Some things run hot and cold - but not the Worcester Line

The Worcester Line has trouble in cold weather. It also has trouble in warm weather - the MBTA just announced speed restrictions on the line because of the high temperatures.

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This seems to be the case

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This seems to be the case with the red line as well or any MBTA train. It always seems to have major delays when the temperature go below 32 degrees and go above 90 degrees.

Don't forget the leaves on

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Don't forget the leaves on the tracks in the fall. Truly, this is a train for one season.

Fun Story About Slippery Rail

I was once waiting at Melrose Highlands for a train, and it soon became apparent is was running late. Finally the thing rounded the corner from Greenwood and we saw it's lights glaring at us. But then I noticed something just wasn't right... it was going way too fast! It flew past the mini-high platform and continued to show no signs of stopping. I thought maybe it was an earlier train which was REALLYYYY late. Alas, it really was the train we were all waiting for. As it flew across Franklin Street I could see sparks flying out from underneath the locomotive as it struggled to gain traction! The train continued to scream over the rails for quite a while, and then it suddenly decelerated rapidly and ground to a halt over the Melrose St Bridge. Everyone on the platform just looked at each other, down to the train, and back at each other. It was then that the smell of something burning (the brakes) suddenly hit us, and there was also visible haze/smoke when looking towards the train.

I measure it out in Google Maps and if I recall correctly, it stopped half a mile beyond the mini-high platform. It took a while but they slowly back it up to Franklin Street, the conductor had to flag it across (signals aren't set up for a train heading that direction on the inbound track). The conductor was hanging out the door when the train finally got back to us and the conductor smiled and said something along the lines of, "You didn't think we forgot about ya', did ya'?!"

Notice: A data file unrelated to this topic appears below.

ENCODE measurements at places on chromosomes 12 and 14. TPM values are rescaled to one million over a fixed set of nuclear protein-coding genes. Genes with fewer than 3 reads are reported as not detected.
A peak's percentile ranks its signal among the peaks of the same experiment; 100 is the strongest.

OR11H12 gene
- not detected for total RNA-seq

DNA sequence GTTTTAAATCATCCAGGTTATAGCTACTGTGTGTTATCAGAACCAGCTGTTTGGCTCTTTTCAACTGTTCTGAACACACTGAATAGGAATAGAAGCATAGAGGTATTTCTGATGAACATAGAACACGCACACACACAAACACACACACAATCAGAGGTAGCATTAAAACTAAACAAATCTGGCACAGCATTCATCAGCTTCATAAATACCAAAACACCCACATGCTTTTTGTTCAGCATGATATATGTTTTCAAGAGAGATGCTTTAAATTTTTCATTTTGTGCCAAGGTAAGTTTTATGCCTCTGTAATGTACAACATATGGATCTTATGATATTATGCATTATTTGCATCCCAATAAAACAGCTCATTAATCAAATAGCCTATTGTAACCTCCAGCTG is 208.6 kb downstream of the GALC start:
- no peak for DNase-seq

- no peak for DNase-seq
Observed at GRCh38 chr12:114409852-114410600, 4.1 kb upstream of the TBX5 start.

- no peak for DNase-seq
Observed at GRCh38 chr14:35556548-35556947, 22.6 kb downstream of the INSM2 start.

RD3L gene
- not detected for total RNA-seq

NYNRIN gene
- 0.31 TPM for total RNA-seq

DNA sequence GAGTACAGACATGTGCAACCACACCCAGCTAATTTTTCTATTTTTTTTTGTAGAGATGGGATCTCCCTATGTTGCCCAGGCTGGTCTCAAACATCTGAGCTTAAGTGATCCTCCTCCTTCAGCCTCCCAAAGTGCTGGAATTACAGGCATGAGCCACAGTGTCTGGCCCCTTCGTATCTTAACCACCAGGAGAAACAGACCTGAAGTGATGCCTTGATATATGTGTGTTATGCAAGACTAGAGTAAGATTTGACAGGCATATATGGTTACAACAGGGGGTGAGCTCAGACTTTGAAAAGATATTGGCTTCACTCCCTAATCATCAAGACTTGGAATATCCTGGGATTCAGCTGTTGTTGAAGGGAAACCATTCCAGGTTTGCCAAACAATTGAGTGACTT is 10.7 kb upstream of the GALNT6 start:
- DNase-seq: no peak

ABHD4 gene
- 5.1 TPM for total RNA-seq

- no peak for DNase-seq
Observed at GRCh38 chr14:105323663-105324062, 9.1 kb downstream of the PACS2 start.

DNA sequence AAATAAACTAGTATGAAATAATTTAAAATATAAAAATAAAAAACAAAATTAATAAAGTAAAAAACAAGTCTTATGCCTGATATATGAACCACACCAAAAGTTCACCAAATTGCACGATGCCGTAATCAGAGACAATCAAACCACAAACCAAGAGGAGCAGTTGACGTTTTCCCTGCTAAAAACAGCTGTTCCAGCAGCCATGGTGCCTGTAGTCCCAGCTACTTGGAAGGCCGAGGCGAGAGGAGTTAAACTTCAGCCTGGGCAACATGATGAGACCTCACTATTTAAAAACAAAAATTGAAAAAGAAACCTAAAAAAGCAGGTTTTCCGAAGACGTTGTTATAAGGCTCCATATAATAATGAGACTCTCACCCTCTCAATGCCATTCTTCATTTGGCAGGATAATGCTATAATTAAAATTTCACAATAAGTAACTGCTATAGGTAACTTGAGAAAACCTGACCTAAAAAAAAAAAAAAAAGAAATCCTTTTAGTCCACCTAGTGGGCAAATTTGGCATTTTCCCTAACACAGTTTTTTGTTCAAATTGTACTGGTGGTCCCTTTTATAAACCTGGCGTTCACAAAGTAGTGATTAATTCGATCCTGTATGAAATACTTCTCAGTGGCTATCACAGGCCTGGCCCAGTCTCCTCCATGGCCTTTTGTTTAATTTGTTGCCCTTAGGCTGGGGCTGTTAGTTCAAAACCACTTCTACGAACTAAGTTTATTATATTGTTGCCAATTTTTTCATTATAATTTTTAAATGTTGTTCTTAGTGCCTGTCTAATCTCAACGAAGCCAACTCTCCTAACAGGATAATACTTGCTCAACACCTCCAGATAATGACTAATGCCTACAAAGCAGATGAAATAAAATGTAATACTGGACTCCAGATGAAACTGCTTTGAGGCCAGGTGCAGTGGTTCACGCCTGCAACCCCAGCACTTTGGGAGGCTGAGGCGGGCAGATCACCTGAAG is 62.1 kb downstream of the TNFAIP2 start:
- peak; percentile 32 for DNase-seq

And that, my friends... is the most extreme case of slippery rail I've ever heard of. Sometimes I run into the people who were on the platform that day (only a handful, all regulars) and joke about it. It was a very bizarre event.

One season?

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Too optimistic; I'm sure in the spring the cherry blossom petals or the falling pollen screw up the rails, or something.

It's not due to an actual

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It's not due to an actual problem. CSX, the freight railroad that dispatches the Worcester line, always imposes slower speeds on very hot and cold days.

They do this because they can't inspect most of their tracks every day for heat-related problems. It doesn't matter that the T maintains and inspects this line -- CSX won't waive their rule.

At some point in the next year or so, the T will take over dispatching of the Worcester line, so it will be treated the same as the other commuter rail lines.